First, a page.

Bailout Takeover


DEFINITION of 'Bailout Takeover'

A scenario in which a government or profitable company acquires control of a financially unstable company with the goal of returning it to a position of financial strength. In a bailout takeover, the government or strong company takes over the weak company by purchasing its shares, exchanging shares or both. The acquiring entity develops a rehabilitation plan for the weak company, describing how it will be managed and by whom, how shareholders will be protected and how its financial position will be turned around.

BREAKING DOWN 'Bailout Takeover'

An example of a bailout takeover is NPNC Financial Services' 2008 takeover of National City Corp. National City experienced massive losses because of the subprime mortgage crisis, and PNC used TARP funds to bail it out. PNC purchased about $5.2 billion in National City’s stock to acquire it; some people said the purchase price was less than National City’s fair market value. PNC became the fifth-largest U.S. bank as a result of the bailout takeover, but numerous National City employees lost their jobs at the bank’s headquarters.
Another example of a bailout takeover is the U.S. government’s takeover of Chrysler and General Motors in 2008 to prevent the companies’ bankruptcy and the subsequent loss of approximately 1 million jobs in the industry. Under the takeover’s terms, the government loaned the two companies $17.4 billion and required them to reduce their debt, decrease workers’ wages and benefits, and create restructuring plans. The government retained the ability to call the loans if the companies didn’t uphold their end of the bargain. The companies later received additional funds from the government, but they were forced through bankruptcy anyway, causing both stockholders and bondholders to lose everything. The bailout was criticized as primarily benefiting labor unions since workers kept their jobs but investors lost everything.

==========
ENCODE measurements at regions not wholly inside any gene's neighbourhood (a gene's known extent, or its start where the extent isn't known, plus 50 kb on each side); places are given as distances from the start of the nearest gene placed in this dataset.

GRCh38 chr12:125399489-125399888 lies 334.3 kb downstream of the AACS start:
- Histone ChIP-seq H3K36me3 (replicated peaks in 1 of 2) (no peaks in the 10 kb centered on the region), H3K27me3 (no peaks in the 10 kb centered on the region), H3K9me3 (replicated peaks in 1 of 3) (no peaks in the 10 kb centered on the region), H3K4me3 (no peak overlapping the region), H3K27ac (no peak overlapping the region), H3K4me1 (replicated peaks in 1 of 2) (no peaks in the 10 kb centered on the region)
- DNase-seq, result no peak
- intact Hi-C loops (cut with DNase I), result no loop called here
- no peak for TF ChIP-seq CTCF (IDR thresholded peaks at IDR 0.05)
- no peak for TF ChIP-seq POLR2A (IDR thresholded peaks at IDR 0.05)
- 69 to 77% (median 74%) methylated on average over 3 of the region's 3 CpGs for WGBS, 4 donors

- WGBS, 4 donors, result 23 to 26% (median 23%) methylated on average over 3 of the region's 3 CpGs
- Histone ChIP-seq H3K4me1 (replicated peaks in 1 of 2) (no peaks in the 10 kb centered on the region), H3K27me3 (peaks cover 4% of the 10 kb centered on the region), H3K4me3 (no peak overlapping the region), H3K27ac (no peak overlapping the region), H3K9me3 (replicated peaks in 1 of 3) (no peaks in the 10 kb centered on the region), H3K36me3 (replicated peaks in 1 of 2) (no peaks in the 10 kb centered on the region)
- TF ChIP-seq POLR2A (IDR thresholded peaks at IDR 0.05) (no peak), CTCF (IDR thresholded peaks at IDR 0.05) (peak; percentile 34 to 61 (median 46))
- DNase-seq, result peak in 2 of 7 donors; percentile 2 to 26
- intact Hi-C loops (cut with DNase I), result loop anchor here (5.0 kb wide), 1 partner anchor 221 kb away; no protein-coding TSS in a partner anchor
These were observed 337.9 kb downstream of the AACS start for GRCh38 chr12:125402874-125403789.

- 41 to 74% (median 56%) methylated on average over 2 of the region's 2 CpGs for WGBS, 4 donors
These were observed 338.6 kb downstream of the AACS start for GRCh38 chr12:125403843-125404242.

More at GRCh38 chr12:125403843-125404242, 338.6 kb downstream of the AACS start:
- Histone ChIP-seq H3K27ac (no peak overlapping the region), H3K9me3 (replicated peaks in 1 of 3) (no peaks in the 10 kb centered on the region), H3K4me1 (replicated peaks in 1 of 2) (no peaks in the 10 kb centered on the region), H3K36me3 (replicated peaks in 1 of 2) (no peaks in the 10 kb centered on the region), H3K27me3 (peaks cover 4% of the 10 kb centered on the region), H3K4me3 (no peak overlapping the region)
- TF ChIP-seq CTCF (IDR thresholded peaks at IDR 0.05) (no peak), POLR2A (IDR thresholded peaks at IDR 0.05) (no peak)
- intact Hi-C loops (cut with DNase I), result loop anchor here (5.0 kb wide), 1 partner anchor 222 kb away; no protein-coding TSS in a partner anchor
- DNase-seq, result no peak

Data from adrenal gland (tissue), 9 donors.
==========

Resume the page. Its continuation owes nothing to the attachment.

1. Takeover

    A corporate action where an acquiring company makes a bid for ...
  2. Backflip Takeover

    An uncommon type of takeover in which the acquirer becomes a ...
  3. Clandestine Takeover

    An attempt to gain control over a company through secretive means. ...
  4. Hostile Takeover Bid

    An attempt to take over a company without the approval of the ...
  5. Reverse Takeover - RTO

    A type of merger used by private companies to become publicly ...
  6. Hostile Takeover

    The acquisition of one company (called the target company) by ...
Related Articles
  1. Fundamental Analysis

    Mergers And Acquisitions: Understanding Takeovers

    In the dramatic world of M&As, battleground terms meld with bizarre metaphors to form the language of the game.
  2. Home & Auto

    The Getty Oil Takeover Fiasco

    It was the largest takeover in history and one of the most dramatic. Learn all about the fate of Getty Oil.
  3. Investing Basics

    Warding Off Hostile Takeovers

    The purpose of this article is to provide a general overview of hostile corporate takeovers, while highlighting a general course of action against such activity. This article provides basic information ...
  4. Entrepreneurship

    Water Cooler Finance: Canadian Takeover And U.S. Tax Breaks

    As Wall Street set to close for the holidays, a few companies held off on their Christmas shopping to give the financial world something to talk about.
  5. Economics